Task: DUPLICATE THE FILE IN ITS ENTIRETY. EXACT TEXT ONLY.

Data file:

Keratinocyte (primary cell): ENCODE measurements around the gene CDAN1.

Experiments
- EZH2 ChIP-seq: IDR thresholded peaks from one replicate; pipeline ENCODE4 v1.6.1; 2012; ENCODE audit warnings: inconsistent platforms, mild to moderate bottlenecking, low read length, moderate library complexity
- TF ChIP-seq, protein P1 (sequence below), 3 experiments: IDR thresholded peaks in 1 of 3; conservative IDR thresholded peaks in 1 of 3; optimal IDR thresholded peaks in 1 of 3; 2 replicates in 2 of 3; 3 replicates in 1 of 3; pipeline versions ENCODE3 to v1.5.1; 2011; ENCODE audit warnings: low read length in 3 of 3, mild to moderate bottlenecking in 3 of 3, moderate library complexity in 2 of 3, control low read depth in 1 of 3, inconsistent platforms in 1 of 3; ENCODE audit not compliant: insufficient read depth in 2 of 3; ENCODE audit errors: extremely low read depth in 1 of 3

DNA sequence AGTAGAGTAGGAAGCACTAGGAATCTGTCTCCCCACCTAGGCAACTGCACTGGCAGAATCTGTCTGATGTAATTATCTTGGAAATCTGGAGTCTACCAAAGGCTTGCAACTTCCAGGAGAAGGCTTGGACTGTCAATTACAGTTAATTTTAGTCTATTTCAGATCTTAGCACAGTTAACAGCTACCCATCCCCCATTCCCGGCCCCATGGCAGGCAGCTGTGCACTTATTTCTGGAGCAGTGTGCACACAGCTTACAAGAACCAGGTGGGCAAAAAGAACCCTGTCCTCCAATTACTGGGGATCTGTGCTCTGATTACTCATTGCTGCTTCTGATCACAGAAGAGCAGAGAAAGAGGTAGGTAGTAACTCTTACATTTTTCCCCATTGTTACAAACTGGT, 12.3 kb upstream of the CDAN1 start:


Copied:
Keratinocyte (primary cell): ENCODE measurements around the gene CDAN1.

Experiments
- EZH2 ChIP-seq: IDR thresholded peaks from one replicate; pipeline ENCODE4 v1.6.1; 2012; ENCODE audit warnings: inconsistent platforms, mild to moderate bottlenecking, low read length, moderate library complexity
- TF ChIP-seq, protein P1 (sequence below), 3 experiments: IDR thresholded peaks in 1 of 3; conservative IDR thresholded peaks in 1 of 3; optimal IDR thresholded peaks in 1 of 3; 2 replicates in 2 of 3; 3 replicates in 1 of 3; pipeline versions ENCODE3 to v1.5.1; 2011; ENCODE audit warnings: low read length in 3 of 3, mild to moderate bottlenecking in 3 of 3, moderate library complexity in 2 of 3, control low read depth in 1 of 3, inconsistent platforms in 1 of 3; ENCODE audit not compliant: insufficient read depth in 2 of 3; ENCODE audit errors: extremely low read depth in 1 of 3

DNA sequence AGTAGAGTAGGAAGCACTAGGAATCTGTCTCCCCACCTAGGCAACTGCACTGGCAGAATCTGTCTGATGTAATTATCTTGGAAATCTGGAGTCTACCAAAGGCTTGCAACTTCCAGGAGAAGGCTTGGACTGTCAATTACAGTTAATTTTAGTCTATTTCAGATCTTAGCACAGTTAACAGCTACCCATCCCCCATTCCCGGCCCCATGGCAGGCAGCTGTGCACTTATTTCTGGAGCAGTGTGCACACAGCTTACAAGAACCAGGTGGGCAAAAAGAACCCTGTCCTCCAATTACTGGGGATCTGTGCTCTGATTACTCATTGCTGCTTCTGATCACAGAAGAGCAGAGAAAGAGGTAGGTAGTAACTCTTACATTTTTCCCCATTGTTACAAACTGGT, 12.3 kb upstream of the CDAN1 start: